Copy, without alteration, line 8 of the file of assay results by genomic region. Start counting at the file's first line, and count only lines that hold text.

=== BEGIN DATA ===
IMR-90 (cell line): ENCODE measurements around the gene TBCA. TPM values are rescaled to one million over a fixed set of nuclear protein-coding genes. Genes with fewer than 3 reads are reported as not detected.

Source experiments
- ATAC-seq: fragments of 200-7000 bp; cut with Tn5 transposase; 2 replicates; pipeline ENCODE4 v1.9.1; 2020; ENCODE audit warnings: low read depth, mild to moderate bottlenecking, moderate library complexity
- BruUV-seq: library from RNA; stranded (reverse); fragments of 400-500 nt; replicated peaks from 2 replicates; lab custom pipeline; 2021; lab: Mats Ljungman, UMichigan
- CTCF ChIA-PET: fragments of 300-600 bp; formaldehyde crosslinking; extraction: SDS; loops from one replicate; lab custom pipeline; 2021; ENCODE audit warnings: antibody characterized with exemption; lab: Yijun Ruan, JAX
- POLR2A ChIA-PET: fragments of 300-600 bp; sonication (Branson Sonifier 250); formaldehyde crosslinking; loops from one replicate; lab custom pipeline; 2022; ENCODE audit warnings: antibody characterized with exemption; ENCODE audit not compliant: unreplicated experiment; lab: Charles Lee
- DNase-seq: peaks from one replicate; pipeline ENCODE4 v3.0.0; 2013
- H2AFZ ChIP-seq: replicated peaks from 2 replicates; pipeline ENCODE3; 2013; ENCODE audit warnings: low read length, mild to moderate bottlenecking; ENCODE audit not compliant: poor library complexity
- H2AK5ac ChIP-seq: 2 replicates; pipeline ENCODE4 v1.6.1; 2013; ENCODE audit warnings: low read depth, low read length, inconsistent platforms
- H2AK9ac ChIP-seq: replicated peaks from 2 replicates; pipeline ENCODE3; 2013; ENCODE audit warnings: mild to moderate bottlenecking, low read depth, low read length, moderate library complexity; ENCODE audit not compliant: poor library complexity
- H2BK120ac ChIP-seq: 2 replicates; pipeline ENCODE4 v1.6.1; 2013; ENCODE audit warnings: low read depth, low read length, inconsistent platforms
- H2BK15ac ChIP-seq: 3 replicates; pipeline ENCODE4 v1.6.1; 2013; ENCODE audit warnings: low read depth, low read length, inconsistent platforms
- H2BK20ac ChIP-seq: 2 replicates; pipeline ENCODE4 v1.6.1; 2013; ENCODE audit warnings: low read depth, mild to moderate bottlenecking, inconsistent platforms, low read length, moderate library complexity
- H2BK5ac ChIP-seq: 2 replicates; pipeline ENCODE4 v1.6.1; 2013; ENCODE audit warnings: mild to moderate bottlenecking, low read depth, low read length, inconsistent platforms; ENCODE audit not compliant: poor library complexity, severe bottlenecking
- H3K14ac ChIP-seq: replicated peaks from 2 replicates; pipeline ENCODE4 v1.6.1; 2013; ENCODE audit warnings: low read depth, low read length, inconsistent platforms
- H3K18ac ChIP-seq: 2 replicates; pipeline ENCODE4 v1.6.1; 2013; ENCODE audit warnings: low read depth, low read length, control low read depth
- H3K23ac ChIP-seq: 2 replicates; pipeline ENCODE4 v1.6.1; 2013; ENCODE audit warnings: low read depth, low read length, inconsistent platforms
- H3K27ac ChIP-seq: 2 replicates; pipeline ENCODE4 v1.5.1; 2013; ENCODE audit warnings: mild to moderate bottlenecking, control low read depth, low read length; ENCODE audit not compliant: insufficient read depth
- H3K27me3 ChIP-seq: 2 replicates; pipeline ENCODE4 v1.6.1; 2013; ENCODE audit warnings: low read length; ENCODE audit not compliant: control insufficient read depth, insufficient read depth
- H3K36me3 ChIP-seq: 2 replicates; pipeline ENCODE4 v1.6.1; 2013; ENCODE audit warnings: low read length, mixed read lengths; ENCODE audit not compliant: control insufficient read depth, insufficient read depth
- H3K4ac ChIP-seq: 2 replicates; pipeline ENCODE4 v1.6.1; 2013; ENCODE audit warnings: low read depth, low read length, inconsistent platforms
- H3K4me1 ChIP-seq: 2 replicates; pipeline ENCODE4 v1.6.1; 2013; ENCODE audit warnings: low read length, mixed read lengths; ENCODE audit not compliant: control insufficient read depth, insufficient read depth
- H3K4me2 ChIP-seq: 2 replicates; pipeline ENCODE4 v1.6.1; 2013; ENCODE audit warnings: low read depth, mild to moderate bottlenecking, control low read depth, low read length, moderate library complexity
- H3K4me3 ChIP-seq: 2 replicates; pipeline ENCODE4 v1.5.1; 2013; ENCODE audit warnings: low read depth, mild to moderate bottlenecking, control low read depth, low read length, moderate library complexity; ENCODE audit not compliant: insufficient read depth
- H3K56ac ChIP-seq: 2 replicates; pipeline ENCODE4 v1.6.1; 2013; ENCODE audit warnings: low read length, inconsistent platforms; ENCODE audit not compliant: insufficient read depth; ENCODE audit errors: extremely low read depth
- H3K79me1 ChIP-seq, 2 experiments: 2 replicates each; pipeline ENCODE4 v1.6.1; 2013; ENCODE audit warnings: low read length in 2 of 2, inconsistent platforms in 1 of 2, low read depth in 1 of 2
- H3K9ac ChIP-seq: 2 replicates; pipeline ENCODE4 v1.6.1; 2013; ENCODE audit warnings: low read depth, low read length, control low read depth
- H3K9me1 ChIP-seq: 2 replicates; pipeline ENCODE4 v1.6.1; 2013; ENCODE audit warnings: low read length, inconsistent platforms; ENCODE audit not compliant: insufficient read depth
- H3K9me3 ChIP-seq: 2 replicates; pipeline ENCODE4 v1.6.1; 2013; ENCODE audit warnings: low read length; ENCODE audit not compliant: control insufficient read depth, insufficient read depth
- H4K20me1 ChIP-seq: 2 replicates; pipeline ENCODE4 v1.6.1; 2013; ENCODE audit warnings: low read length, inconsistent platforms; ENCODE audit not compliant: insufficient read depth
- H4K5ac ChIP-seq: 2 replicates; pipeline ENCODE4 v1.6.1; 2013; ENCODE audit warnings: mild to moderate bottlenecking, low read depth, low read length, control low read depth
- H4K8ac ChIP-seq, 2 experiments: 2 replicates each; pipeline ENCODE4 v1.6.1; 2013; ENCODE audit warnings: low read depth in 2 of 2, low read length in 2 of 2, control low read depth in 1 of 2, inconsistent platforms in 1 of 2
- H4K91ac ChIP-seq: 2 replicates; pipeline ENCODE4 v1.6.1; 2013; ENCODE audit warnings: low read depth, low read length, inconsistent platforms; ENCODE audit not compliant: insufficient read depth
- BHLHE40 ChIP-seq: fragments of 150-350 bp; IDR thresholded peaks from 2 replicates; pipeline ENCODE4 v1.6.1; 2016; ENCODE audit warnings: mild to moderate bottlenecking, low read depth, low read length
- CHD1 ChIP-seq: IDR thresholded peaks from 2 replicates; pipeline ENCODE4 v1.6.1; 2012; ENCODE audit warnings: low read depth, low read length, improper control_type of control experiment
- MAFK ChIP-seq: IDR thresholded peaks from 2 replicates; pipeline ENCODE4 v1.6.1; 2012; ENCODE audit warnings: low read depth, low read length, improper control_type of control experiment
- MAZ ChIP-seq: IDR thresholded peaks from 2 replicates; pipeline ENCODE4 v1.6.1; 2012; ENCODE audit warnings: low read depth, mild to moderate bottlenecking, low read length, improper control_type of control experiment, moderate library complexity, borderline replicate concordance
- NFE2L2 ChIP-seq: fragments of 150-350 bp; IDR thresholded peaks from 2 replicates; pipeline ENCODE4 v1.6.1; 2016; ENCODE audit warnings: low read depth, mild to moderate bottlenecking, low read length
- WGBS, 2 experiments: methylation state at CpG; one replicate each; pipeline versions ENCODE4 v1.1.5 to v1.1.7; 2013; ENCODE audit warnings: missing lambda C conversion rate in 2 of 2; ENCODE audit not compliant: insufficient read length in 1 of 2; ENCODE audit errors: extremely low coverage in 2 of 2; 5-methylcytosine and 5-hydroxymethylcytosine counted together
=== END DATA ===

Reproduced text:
- H2AFZ ChIP-seq: replicated peaks from 2 replicates; pipeline ENCODE3; 2013; ENCODE audit warnings: low read length, mild to moderate bottlenecking; ENCODE audit not compliant: poor library complexity